One of the primary reason why Mozilla Firefox has grown in popularity is the extensibility it provides through the means of add-ons (extensions). With Internet Explorer 7 (IE7), Microsoft has provided the ability to create and use IE specific add-ons to enhance the browser’s functionality. Unlike almost all of Firefox’s add-ons, many IE7 add-ons, though, are not free. That being said, there are numerous free IE7 add-ons that can increase productivity and make the IE7 browsing experience more pleasurable. (more…)
Archive for March, 2007
Smart Box Design’s Triples 2.0 (formally known as Nine Men’s Morris) is one of the world’s oldest strategy games. Introduced during the time of Roman Empire, the game is a two player board game in the same vein of chess or checkers. Each player has nine pieces to move along the board’s twenty-four intersecting places. The object of the game is to place your pieces in ‘mills’ (three pieces in a row, horizontally or vertically) which then allow you to capture one of your opponent’s pieces. To win you must leave the opposing player with only two pieces or no legal moves.
With the new design of this site I have gotten a few reports from Mozilla Firefox users of an annoying black or gray 1px thin horizontal line(s) that displays on the screen after the page has been scrolled up or down (Two examples of this behavior appear at the bottom of this post). These lines appear to occur where the bottom line of a div or iframe is. The problem is that they are not showing up for me and thus I am having a hard time figuring out what the issue is. I believe that this is a bug with Firefox that has been mentioned several times including here.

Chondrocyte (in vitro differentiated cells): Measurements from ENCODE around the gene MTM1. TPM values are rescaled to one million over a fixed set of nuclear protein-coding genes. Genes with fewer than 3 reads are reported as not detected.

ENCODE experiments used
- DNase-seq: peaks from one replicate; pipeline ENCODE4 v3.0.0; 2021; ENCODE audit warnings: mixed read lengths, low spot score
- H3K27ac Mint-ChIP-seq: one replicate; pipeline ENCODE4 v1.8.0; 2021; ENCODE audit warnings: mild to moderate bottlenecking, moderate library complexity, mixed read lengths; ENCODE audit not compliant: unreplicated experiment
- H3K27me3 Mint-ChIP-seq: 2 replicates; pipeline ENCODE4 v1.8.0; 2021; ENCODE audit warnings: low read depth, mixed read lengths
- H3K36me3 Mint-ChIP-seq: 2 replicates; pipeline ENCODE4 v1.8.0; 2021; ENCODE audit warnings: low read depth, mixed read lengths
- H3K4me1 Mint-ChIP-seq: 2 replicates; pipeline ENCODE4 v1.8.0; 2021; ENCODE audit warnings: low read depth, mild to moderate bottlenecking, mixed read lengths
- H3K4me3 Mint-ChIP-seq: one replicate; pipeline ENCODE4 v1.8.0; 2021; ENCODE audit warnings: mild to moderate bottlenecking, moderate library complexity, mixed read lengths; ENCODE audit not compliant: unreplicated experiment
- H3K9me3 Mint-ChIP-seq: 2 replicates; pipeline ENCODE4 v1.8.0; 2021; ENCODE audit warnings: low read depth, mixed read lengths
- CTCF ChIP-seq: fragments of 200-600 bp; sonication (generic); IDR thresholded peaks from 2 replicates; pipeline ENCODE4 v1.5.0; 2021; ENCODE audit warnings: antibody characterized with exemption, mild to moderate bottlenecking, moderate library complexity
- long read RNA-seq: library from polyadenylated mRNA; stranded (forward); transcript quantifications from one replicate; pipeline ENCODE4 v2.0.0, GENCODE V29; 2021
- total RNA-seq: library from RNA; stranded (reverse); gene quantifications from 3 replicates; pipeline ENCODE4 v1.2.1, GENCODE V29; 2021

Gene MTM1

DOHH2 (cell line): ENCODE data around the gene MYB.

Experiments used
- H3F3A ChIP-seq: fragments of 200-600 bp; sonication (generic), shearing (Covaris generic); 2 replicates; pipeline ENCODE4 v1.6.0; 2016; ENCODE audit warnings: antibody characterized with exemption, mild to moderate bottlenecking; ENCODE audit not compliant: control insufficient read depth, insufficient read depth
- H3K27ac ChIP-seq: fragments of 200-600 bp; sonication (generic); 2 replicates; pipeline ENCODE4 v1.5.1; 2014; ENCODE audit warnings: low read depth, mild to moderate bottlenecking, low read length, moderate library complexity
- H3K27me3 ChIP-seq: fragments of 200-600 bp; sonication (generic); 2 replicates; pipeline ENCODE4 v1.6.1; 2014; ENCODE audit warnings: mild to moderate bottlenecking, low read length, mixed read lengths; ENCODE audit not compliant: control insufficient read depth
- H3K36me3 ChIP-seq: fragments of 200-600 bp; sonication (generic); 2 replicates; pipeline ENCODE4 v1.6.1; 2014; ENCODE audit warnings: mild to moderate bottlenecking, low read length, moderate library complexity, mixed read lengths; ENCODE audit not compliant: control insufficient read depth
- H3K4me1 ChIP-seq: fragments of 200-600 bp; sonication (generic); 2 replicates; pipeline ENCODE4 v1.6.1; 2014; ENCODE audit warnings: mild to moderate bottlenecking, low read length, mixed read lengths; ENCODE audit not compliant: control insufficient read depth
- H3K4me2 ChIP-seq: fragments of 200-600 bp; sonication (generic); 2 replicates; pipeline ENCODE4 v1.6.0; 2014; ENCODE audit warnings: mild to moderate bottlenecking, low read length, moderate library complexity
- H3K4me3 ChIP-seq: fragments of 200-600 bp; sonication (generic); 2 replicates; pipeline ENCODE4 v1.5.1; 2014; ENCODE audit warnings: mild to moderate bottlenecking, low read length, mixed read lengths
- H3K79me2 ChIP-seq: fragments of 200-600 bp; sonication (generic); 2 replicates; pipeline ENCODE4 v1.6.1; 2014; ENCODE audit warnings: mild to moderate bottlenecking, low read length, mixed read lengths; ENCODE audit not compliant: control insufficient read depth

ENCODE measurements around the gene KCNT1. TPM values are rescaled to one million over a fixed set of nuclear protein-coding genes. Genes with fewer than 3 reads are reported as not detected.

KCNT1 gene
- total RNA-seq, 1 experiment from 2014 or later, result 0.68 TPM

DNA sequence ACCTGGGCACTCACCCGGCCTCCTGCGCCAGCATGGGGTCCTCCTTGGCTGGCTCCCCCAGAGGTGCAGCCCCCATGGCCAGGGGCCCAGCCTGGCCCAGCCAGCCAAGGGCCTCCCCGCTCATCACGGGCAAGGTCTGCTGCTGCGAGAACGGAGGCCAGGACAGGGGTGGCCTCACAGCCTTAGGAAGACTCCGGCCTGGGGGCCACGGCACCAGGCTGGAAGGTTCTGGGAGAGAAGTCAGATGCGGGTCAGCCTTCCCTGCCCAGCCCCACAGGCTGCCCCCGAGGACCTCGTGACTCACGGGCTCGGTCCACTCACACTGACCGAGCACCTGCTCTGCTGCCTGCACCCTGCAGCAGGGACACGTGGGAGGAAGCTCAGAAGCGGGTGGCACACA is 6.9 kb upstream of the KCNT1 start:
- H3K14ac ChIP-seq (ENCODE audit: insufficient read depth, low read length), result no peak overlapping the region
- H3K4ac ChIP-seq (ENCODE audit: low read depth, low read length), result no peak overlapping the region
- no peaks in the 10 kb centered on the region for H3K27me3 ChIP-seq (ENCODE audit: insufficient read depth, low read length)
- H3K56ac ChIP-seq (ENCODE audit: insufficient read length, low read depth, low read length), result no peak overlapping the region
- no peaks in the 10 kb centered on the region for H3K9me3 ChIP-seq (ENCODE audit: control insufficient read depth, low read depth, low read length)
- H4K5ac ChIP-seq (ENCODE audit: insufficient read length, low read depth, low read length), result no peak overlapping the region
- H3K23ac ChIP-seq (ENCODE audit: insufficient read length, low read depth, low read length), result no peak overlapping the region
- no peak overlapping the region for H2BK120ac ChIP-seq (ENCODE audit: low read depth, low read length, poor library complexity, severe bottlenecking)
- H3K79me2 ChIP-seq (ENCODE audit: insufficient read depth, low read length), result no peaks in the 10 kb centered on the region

The Firefox 3 status meeting minutes have an interesting note. One of the items discuses what extensions should be included in the final release of Firefox 3 as part of the core browser. The list includes numerous extensions such as Firebug, TableTools, and Searchbar Autosizer (note that the full list of nominated extensions is at the end of this post).
I am not a heavy add-on user as I believe that, by default, Firefox provides almost everything needed to browse the web with. Outside of a few extensions, such as the BlueOrganizer and Scrapbook extensions, most of the extensions I use are small add-ons that provide for an increase in browsing efficiency and speed. This is the type of extensions that should be folded into Firefox. Those extensions that have little impact on users who choose not to use them but which provide increased productivity for those who do.
After finding some WordPress themes for inspiration I set about creating the look and feel of my new site. As different developers will take different approaches to designing a site layout there are several ways to go about doing this. I believe that a solid theme will always start with well coded HTML. As a result, the very first thing is to create a homepage with no dynamic data, just a plain HTML page with code for the layout and dummy text as content. Then the look and feel can be applied to the site with CSS files, colors, and images being plugged into the static page.
The rational behind completing the site design/coding and layout first is to make sure that all of the code blocks are in the right place and semantically laid out. In addition, this is a good time to validate the site, checking for errors like an improperly closed div tag that could mess up the site layout. Once the layout code has been added to the WordPress template, errors of this kind are much more difficult to diagnose and fix. This approach provides a chance to nail down the styles that will be used for layout and text without having to worry about any WordPress tags or PHP code getting it the way.